1 September 2005
ISA Certified Automation Professional (CAP) Program
This question is from the CAP study guide, Performance Domain III, System Design.
Definition: Design, specify, and procure the hardware/software used in the system.
R= r L/A
What is the resistance of 1000 ft of copper wire (specific resistance = 10.37) given a cross-sectional area of 10370 circular mil (cmil) and a wire temperature of 20°C?
A. 1 Ω
B. 2 Ω
C. 10 Ω
D. 100 Ω
The resistance of a length (L) of a conductor can be determined using the specific resistance and the cross-sectional area (A) in cmil by using the equation R = rL/A. The correct answer is A, 1 Ω.
Reference: Hughes, Programmable Controllers, ISA Press 2001.
Cmil is worth reviewing. Recall electrons flow through large-diameter wires easier than small-diameter wires, due to the greater cross-sectional area they have to move.
Rather than measure small wire sizes in inches, the unit of "mil" (1/1000 of an inch) is common. The cross-sectional area of a wire can be in terms of square units (square inches or square mils), circular mils, or gauge scale.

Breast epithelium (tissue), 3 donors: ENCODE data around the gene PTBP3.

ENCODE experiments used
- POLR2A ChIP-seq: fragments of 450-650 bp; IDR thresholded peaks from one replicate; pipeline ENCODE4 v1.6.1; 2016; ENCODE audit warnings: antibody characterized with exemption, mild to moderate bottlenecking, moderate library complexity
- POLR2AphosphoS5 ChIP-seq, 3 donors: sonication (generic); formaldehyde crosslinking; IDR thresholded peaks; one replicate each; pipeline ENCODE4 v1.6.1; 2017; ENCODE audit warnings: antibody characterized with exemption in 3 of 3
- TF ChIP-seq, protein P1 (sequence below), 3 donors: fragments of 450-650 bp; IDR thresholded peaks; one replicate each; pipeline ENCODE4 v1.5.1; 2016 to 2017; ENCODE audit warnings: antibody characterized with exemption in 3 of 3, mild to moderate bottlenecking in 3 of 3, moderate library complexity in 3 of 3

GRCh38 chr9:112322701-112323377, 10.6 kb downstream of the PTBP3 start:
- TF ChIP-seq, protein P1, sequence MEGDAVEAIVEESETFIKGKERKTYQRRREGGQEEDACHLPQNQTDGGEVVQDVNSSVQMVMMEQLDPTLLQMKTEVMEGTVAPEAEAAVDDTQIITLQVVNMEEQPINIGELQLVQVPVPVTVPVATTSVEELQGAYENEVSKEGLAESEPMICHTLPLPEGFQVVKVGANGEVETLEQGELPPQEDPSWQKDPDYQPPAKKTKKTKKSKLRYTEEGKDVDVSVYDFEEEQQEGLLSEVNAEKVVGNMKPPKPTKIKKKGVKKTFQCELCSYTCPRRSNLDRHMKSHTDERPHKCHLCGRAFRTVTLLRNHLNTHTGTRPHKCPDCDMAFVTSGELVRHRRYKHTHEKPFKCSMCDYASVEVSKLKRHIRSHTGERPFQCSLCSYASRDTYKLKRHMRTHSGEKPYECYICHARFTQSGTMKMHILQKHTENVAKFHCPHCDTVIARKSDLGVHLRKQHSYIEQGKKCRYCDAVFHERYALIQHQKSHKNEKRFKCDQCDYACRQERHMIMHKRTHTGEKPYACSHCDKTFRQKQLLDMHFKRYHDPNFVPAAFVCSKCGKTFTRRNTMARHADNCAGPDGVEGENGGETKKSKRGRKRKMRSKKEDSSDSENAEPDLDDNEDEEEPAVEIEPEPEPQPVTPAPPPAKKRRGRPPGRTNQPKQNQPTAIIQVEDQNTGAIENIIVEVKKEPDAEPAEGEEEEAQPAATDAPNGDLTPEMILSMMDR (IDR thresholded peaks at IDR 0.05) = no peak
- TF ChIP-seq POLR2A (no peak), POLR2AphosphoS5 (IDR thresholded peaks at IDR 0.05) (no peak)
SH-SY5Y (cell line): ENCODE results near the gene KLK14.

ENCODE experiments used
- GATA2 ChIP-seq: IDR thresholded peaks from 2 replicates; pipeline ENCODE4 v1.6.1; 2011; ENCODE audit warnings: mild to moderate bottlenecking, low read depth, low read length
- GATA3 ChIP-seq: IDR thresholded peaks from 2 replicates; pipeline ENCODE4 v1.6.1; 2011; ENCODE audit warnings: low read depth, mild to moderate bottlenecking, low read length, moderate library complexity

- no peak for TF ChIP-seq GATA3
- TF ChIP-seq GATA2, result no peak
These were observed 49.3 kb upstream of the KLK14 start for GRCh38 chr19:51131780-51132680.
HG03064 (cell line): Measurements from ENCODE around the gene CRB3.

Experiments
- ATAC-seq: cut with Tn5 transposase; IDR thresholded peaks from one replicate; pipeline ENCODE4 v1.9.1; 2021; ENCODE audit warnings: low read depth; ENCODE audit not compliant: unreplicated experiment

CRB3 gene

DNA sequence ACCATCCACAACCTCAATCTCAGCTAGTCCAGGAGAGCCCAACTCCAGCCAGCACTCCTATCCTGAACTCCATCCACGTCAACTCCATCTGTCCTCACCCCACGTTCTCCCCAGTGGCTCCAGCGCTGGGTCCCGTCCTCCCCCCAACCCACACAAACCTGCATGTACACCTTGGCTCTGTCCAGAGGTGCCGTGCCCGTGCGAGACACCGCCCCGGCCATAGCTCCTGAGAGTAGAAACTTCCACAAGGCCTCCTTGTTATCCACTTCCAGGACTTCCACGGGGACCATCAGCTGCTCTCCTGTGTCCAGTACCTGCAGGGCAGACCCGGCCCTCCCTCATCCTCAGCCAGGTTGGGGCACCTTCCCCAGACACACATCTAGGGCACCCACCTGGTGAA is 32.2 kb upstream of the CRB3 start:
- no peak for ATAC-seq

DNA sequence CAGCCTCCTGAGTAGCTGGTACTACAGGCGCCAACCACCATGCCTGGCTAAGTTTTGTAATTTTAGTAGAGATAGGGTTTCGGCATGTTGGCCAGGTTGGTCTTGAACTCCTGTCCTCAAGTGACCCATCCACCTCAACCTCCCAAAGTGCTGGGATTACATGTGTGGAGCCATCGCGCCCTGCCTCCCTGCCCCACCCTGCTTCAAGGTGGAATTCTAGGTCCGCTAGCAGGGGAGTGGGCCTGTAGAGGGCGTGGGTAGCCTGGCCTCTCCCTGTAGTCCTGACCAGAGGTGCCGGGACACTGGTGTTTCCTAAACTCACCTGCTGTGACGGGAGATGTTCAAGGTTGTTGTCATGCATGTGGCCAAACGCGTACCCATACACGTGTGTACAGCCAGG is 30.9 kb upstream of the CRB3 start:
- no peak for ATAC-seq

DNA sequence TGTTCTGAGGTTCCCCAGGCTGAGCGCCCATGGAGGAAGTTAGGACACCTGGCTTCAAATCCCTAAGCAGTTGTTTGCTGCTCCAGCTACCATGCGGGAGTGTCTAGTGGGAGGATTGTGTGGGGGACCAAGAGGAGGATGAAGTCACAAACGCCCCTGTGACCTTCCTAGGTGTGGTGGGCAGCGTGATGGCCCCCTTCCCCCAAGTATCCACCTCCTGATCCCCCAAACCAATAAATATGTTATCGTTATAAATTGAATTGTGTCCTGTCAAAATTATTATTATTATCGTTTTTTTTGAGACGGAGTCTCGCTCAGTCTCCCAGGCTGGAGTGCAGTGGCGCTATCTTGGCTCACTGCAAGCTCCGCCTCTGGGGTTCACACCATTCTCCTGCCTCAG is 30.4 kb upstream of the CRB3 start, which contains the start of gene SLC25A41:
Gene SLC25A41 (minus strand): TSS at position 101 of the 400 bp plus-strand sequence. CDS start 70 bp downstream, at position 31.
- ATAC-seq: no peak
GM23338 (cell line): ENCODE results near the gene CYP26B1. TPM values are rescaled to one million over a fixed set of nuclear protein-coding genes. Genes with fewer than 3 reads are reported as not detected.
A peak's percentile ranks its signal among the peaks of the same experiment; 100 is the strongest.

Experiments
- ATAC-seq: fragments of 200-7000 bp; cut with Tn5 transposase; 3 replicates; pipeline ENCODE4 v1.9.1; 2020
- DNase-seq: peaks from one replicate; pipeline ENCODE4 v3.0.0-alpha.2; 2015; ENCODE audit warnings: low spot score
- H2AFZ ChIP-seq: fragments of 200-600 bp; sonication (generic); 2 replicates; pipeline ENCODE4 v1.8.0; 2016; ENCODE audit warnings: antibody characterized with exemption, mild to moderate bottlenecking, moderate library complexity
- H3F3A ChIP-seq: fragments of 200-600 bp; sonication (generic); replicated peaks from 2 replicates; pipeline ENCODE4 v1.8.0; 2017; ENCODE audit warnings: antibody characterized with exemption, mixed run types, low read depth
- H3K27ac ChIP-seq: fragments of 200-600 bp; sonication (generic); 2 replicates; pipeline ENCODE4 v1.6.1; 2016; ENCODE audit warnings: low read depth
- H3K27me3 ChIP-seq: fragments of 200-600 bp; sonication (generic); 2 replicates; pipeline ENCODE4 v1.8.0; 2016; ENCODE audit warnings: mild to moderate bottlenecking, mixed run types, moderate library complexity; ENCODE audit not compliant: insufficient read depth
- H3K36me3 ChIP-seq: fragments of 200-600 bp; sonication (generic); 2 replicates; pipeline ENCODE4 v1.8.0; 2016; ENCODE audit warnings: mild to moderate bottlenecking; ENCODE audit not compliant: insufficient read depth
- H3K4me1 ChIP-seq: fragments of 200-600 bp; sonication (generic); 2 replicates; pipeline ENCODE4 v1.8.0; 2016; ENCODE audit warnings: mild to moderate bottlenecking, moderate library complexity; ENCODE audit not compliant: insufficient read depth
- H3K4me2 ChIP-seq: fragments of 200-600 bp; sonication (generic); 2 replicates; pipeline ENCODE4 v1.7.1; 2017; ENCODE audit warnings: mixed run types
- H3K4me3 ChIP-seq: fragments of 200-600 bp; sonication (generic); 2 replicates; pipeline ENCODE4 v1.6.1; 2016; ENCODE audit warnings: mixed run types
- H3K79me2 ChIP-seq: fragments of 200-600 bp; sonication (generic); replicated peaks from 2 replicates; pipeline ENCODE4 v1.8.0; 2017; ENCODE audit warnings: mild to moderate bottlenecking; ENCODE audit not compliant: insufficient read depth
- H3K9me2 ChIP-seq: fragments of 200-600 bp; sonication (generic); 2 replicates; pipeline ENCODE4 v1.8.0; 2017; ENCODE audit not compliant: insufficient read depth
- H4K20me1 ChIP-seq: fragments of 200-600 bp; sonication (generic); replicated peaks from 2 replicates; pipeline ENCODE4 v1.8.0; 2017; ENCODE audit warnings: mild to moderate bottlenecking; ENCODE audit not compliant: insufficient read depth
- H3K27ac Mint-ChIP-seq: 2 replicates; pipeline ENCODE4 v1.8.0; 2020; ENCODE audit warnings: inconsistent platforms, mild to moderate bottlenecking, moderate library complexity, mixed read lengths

Calculating square-unit wire area for a circular wire involves the circle area formula:
A=πr2 (Square units)
Calculating circular-mil wire area for a circular wire is much simpler because the unit of circular mil exists just for this purpose, to eliminate the pi and the d/2 (radius) factors in the formula.
A=d2 (Circular units)
There are π (3.1416) square mils for every 4 circular mils.
Nicholas Sheble edits the Certification department. For information about the CAP program, go to www.isa.org/CAP.